RECEIVERS: 3.5 out of 4

It was only a few weeks ago when many people thought Marques Colston’s best days were behind them. Then he shows up on Sunday and has a vintage performance by catching eight passes for 114 yards. To be fair, 54 of those yards were created by Brees’ ability to read the Giants’ defense and get him wide open over the middle, but Colston still had to make the play. The rest of his yards were created by the things he’s always done well, such as finding soft sports in zone coverage or using his big frame to get open on crossing routes. Cooks ran a good mix of short, intermediate and deep routes. He had catches on in, out, curl, post, slant and screen routes. In terms of hitting several branches on the route tree, it was one of his more complete games as a receiver. Ben Watson has become a good safety valve for Brees and has done a good job the last two weeks attacking the seams. It’s been impressive to see him step up to fill the void at tight end. Tough call on the play to Willie Snead that was initially ruled a fumble and later changed to an interception. Either way, it resulted in a turnover. He could have controlled the ball if he had turned up field so quickly. One little twist this week was that Brandon Coleman received more snaps when the team ran out of its 11 personnel. It helped create a little more deception when the team passed with him on the field in place of Cooks.

RUNNING BACKS: 3 out of 4

Things are starting to click for the running game. Again, it might be the result of facing a soft defensive line, but Mark Ingram still managed to average 5 yards per carry. He does a terrific job of setting up blocks and seeing the field. There was one run in the third quarter where he looked dead to right and tight end Michael Hoomanawanui was out of position on the play, but Ingram managed to cut behind his blocker and free himself for a few extra yards. C.J. Spiller stepped up when needed and scored a key touchdown at the end of the game. But it’s clear he’s still figuring things out. Spiller could have had a big gain if he had been on the same page as Brees on a go route in the second half. Spiller kept running up the line and it looked like Brees was trying to him him on his back shoulder.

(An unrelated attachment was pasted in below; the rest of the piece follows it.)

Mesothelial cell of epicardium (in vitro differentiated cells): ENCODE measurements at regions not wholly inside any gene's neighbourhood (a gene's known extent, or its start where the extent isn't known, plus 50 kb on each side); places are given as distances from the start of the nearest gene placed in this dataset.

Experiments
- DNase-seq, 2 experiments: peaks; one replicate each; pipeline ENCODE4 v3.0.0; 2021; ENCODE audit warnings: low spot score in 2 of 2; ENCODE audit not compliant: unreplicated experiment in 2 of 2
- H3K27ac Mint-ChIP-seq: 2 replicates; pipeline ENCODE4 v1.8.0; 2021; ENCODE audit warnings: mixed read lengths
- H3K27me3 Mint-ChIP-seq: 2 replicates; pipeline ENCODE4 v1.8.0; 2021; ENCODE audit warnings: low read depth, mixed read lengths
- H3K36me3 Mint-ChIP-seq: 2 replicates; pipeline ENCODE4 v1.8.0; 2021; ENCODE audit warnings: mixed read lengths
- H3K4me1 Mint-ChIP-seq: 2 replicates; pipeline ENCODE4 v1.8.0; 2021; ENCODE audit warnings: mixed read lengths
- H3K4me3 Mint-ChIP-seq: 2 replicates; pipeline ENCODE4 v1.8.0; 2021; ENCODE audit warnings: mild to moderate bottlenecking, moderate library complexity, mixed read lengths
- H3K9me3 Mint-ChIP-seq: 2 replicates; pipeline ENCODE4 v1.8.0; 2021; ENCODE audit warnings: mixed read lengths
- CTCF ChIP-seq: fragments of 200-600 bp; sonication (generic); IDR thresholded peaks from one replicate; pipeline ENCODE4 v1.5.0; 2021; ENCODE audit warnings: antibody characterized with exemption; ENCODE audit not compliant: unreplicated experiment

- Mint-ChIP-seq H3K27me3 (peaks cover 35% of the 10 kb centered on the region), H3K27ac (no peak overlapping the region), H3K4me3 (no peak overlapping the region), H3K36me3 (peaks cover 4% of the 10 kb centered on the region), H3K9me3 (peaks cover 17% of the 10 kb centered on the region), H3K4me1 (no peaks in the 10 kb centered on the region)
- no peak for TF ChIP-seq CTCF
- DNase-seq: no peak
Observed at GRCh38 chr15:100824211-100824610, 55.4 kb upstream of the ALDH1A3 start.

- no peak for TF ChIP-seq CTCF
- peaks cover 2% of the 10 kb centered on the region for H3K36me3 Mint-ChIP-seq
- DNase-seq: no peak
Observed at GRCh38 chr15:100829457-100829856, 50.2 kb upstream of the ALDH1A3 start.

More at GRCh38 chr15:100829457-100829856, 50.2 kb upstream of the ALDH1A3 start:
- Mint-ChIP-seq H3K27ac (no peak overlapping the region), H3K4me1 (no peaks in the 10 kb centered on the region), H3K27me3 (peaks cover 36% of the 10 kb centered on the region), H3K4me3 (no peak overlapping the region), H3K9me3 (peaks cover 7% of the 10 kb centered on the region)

OFFENSIVE LINE: 3 out of 4

Terron Armstead is on quite the run this season. He once again didn’t give up any pressures, hits or sacks and is on the hook for only one runs stuff. He probably got away with a hold on the first play of the third series when Brees was rolling out of the pocket in the end zone, but those are the breaks. Zach Strief did a good job picking up a block on the same play. Overall, the line did a pretty good job. Brees was only pressured three times as the result of his offensive line getting beat. Two of those and a hit were on Tim Lelito and one was on Strief. Ingram failed to pick up a pair of blitzes and Watson allowed another pressure. There were a couple bad runs that were the result of Max Unger and Lelito picking up blocks, but nothing concerning. Overall, this was one of the better performances by the line this season. Also, credit to Jahri Evans, who was solid throughout the game.